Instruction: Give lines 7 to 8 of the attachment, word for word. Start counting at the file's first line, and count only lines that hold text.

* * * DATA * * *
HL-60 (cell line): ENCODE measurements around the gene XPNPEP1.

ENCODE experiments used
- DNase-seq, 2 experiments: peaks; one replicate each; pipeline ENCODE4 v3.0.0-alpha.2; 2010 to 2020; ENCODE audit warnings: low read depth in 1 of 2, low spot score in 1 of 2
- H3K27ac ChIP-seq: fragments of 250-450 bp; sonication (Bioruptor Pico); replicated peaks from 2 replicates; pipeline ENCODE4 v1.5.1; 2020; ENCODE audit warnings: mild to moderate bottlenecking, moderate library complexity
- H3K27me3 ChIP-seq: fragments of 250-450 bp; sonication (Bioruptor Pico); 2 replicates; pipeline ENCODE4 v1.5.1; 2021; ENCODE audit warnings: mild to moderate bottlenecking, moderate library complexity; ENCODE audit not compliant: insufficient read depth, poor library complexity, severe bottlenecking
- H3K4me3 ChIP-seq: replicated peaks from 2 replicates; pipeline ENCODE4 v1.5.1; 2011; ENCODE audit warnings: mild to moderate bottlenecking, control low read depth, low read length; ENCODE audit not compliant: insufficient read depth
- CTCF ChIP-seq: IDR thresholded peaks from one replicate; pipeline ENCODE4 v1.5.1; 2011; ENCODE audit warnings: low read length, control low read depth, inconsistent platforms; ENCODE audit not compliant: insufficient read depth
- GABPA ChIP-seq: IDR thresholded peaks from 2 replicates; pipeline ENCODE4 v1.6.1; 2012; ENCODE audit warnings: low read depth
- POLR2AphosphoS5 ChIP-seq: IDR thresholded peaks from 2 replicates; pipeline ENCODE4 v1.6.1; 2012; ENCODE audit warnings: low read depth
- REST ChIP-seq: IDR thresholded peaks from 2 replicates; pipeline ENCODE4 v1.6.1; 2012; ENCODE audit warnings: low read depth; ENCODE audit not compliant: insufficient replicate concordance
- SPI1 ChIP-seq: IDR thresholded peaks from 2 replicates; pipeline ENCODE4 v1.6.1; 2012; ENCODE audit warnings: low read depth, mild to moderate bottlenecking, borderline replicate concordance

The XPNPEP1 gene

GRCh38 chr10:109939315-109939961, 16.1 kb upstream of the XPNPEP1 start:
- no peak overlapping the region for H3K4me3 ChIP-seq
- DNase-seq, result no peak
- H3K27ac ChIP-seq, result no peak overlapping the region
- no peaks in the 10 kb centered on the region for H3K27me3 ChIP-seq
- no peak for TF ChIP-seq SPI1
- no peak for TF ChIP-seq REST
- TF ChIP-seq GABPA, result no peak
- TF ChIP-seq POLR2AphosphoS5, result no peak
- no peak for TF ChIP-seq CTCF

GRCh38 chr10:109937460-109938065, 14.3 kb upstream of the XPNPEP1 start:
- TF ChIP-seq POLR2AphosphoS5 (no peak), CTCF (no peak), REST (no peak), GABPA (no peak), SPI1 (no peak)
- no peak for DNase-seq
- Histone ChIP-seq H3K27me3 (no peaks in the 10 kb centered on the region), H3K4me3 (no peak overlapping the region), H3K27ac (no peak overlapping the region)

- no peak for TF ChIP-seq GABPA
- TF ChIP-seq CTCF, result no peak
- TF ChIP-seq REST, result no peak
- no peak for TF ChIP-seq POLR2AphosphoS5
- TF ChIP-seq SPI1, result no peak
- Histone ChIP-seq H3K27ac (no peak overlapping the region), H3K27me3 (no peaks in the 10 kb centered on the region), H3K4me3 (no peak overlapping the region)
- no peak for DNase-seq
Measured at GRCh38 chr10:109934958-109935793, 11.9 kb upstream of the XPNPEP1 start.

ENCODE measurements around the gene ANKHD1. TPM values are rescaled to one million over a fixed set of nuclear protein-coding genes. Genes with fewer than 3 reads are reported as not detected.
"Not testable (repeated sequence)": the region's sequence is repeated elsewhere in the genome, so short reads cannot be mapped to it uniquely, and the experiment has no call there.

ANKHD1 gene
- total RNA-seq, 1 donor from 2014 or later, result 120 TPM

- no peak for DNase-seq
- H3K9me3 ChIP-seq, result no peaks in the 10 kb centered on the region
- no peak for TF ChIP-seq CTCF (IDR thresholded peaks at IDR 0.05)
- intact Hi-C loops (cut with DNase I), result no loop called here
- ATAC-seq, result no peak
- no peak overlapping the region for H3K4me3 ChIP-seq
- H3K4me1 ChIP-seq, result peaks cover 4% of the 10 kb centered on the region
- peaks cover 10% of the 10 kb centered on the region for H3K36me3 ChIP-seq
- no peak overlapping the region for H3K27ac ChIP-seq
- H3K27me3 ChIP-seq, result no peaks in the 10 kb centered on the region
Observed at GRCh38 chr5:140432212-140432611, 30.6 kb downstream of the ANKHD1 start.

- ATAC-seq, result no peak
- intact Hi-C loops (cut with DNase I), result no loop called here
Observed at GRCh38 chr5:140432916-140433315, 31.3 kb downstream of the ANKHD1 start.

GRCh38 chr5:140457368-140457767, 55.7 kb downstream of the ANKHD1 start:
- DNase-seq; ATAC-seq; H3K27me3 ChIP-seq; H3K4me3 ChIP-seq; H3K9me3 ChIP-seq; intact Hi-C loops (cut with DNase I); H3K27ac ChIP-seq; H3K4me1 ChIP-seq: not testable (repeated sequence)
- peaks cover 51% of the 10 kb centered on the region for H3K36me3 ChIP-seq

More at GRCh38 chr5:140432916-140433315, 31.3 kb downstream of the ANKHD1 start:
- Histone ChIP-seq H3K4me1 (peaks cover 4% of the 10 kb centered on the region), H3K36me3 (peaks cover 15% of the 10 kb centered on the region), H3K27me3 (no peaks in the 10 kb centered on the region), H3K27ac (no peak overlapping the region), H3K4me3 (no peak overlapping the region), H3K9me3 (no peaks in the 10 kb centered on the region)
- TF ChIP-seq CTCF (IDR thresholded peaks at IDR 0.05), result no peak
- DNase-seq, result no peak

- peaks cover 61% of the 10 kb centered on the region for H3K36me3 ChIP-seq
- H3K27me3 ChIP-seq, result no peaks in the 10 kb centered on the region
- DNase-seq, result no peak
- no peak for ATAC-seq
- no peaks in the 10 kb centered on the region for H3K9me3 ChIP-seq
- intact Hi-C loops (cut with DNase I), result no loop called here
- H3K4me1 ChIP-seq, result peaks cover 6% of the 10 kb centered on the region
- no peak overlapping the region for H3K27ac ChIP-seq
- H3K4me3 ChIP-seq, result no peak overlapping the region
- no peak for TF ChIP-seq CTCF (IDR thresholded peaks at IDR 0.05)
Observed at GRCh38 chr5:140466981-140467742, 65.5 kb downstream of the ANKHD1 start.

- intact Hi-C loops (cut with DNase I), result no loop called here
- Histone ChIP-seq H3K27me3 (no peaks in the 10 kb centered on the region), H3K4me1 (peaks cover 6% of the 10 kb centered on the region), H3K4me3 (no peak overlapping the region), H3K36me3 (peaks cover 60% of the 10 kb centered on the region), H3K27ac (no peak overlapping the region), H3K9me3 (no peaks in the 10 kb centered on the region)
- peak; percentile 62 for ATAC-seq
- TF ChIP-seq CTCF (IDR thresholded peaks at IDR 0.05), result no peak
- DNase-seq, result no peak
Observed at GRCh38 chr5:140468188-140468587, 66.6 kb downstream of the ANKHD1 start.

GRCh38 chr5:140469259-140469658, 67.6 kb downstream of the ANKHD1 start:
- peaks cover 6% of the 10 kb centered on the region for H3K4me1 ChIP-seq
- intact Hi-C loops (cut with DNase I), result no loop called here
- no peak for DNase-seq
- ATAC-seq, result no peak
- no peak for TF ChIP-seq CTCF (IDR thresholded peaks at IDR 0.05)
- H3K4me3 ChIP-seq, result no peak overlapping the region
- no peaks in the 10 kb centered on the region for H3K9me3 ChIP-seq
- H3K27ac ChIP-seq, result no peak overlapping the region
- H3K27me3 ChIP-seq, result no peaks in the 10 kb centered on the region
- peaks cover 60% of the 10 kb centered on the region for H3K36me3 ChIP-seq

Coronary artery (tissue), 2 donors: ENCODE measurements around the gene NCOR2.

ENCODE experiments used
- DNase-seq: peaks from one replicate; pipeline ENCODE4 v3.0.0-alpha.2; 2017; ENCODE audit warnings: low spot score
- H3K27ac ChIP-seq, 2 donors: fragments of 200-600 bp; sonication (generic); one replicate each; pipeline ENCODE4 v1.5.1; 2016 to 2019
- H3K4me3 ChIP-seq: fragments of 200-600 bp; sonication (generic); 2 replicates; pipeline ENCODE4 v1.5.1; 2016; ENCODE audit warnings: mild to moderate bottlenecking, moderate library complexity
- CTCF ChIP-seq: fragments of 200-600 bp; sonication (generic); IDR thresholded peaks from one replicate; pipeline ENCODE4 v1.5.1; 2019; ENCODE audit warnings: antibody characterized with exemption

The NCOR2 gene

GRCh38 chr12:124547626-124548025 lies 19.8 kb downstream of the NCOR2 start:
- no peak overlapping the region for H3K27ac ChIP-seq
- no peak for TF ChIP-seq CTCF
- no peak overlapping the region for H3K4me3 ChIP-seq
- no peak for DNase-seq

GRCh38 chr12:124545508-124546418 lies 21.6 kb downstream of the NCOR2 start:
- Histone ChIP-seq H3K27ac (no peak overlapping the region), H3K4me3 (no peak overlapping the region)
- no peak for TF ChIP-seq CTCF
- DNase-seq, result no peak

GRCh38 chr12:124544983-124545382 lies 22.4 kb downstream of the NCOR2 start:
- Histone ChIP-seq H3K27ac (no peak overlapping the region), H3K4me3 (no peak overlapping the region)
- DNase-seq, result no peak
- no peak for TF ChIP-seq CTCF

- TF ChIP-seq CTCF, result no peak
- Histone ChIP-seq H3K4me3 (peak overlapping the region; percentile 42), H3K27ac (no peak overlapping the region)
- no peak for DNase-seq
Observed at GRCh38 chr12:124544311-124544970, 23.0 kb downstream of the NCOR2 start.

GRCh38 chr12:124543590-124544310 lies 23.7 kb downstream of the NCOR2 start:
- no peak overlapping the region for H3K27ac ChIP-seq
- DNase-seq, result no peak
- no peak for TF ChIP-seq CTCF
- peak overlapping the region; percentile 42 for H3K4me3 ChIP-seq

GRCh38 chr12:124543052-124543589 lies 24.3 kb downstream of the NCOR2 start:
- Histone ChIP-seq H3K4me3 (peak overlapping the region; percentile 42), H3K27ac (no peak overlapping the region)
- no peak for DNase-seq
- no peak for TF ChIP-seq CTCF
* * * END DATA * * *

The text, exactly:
- CTCF ChIP-seq: IDR thresholded peaks from one replicate; pipeline ENCODE4 v1.5.1; 2011; ENCODE audit warnings: low read length, control low read depth, inconsistent platforms; ENCODE audit not compliant: insufficient read depth
- GABPA ChIP-seq: IDR thresholded peaks from 2 replicates; pipeline ENCODE4 v1.6.1; 2012; ENCODE audit warnings: low read depth